1.  Scrambled Eggs, Kashi Go Lean Cereal with fat free milk, Orange juice or fresh fruit.

Most hotels breakfast bars will have everything but the cereal.  My advice would be to pack your own cereal with your luggage just to be safe.  You don't want to rely on their crap sugar based cereal, because that stuff is just candy and not good for you at all.  The cereal provides you with complex carbohydrates for all day energy, while the low fat milk and the eggs give your the protein you'll need to push you through when the day gets grueling.  The orange juice or fresh fruit will give you healthy simple carbs to wake you up and get you going.  

2.  Midmorning Snack.  Assuming you eat breakfast at 7am, you will need a snack at around 10ish to keep you from feeling fatigued before lunch.  A lot of protein and "energy" bars you see on the shelf are packed with crap ingredients.  In my opinion, the best bars you can find on the shelf at 7/11 are Cliff Bars.  They are like a mutli-vitamin, and contain lots of complex carbs and protein.  If the store nearby doesn't carry Cliff Bars, I recommend Snickers Marathon Energy bars.  They are a few less calories than Cliff, but they have a few less vitamins and minerals.  But all told, despite the Snickers name, they are nutritious and quite a bit better for you than the granola candy bars masquerading as health food.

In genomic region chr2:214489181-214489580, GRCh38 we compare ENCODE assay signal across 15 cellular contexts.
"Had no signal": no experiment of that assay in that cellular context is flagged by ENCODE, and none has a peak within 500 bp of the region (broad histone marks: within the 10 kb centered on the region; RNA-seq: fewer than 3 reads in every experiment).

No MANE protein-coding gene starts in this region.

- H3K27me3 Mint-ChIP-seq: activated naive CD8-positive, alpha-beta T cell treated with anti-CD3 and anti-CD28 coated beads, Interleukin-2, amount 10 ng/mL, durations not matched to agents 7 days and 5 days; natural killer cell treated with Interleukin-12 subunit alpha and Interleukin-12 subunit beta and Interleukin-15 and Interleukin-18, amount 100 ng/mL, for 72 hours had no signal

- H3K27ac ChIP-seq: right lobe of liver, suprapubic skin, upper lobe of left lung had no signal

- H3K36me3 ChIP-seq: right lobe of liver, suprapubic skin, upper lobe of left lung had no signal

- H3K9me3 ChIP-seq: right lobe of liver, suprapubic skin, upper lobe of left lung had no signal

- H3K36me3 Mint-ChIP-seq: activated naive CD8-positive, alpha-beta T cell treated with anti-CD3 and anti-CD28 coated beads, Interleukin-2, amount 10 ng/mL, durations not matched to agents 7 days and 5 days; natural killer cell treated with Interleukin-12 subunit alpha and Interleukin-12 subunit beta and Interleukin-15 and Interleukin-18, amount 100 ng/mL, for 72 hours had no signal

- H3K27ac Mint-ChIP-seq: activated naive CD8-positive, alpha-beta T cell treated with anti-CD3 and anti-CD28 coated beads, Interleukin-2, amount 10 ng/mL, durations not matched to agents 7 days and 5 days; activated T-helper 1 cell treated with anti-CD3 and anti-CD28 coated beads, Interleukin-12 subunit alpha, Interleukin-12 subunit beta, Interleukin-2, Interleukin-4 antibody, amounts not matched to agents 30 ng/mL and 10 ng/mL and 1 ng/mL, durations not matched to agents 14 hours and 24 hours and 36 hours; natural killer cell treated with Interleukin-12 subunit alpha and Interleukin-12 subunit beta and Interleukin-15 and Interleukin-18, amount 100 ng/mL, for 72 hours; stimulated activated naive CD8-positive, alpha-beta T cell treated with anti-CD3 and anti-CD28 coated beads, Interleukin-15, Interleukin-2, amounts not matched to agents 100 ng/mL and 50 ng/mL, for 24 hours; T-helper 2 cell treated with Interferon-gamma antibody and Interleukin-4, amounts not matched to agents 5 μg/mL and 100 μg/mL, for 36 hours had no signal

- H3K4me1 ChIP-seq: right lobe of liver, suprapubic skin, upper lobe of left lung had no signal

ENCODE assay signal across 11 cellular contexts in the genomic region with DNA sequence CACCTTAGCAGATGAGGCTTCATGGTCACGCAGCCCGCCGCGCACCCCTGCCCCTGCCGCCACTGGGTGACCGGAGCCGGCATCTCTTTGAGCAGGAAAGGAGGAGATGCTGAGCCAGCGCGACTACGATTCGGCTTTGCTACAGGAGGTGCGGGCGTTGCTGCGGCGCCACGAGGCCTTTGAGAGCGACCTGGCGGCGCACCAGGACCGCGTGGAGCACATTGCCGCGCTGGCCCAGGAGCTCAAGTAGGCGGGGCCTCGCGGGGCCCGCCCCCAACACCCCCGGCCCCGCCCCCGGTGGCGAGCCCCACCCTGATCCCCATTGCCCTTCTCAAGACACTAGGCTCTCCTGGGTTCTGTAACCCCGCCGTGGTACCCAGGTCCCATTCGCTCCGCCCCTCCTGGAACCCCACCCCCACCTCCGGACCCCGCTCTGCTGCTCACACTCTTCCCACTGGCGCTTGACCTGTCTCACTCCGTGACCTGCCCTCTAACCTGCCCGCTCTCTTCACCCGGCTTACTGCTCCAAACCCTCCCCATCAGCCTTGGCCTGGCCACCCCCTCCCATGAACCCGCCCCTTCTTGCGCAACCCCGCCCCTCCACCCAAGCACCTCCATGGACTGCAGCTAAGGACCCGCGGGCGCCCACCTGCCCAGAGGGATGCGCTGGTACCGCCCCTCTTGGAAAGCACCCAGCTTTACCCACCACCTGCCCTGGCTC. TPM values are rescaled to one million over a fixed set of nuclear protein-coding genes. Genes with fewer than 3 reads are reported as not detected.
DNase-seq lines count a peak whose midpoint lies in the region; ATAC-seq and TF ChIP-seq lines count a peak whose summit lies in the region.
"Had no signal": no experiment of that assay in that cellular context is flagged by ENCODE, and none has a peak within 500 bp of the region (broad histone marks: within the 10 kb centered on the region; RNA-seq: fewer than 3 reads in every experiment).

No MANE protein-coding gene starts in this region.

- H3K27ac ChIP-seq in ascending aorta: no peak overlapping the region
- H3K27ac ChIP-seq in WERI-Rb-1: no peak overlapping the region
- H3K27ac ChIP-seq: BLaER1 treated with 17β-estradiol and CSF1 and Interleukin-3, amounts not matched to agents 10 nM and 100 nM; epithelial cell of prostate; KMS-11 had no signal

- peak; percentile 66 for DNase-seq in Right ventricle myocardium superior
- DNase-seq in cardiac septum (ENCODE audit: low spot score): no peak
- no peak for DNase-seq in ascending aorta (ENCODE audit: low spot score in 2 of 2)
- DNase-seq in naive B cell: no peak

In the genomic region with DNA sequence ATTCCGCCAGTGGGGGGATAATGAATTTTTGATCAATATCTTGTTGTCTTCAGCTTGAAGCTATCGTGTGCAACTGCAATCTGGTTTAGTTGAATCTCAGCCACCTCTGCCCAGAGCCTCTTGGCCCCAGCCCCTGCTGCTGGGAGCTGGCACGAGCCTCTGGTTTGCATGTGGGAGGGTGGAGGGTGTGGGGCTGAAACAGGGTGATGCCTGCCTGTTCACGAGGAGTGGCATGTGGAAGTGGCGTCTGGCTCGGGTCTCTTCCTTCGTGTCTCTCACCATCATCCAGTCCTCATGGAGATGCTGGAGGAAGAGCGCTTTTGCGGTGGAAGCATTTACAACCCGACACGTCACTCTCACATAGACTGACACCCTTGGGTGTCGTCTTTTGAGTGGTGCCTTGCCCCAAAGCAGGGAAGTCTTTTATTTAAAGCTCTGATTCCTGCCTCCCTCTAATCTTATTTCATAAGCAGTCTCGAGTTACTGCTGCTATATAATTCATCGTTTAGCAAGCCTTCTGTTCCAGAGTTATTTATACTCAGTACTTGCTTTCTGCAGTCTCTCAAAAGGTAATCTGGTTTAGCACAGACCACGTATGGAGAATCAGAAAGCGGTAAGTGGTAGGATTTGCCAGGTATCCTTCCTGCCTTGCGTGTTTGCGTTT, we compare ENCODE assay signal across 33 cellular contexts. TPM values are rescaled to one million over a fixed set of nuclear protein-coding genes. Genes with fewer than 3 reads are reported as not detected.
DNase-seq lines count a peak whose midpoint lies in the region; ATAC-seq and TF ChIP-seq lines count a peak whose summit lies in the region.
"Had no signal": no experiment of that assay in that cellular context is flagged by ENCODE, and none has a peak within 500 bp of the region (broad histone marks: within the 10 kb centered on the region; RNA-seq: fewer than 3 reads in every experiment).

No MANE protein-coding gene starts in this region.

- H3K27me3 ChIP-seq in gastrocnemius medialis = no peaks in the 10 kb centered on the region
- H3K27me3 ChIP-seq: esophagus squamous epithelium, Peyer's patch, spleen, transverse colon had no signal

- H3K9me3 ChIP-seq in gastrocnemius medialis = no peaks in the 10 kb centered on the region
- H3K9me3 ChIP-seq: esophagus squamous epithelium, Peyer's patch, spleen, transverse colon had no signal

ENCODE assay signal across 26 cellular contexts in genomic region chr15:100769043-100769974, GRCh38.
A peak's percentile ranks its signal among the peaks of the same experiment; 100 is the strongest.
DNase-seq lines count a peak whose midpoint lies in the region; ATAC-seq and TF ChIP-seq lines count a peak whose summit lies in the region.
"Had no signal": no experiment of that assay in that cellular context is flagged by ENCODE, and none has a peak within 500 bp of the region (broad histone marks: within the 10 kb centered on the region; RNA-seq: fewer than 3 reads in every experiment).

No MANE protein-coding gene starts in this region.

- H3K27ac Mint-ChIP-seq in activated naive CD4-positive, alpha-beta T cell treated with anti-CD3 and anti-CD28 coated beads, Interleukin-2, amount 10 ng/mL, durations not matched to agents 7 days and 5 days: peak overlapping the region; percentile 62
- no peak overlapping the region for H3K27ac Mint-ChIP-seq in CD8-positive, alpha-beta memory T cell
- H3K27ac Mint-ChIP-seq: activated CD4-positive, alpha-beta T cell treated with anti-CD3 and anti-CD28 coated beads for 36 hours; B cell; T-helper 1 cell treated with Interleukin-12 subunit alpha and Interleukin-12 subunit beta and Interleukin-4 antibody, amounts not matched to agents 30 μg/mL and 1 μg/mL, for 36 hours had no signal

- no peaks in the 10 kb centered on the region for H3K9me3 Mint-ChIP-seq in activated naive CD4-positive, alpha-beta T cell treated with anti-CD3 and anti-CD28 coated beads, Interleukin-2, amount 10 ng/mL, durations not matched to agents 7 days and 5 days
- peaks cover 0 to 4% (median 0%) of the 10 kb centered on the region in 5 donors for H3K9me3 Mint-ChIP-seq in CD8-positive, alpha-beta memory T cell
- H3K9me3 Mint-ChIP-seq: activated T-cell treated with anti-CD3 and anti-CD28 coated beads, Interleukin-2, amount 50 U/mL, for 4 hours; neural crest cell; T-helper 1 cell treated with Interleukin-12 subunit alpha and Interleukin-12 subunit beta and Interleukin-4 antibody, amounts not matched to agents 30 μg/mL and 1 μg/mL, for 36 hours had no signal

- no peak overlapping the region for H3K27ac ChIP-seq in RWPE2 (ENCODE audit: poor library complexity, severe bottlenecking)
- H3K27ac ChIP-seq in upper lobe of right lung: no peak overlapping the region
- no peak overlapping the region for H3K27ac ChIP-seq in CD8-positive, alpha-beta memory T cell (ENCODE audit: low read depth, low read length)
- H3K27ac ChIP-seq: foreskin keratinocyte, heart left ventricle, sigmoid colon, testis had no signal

3.  Lunch.  Lunch is super important, but don't make the mistake of overeating.  If you eat too much at lunch you will get drowsy and it will impact your decision making ability.  I recommend getting a turkey deli sandwich with whole grain bread, and a banana.  The whole grain bread and the banana will provide complex carbs to give you a long term boost, while the turkey will give you lowfat protein.  You can get sandwiches like that at 7/11, Supermarkets, or even Arby's.  Make sure you avoid any sandwich that has a lot of mayo on it, or fatty meats like roast beef, steak, or ham.

4.  Afternoon snack.  At about 3-4pm you will be certainly feeling fatigued and probably starting to feel a bit hungry, so it's time for a snack.  At this point, I don't recommend anything heavy.  Another banana isn't a bad idea at all.  If that option isn't available, go for a protein shake.  I highly recommend Muscle Milk Light.  It's important to get the Light rather than the regular.  The regular has more protein, but also way more sugar and way more fat.  The Light cuts back on the fat drastically, while still providing some good carbs and lot's of protein.  Plus, I think it tastes good and it's available at pretty much every convenience store.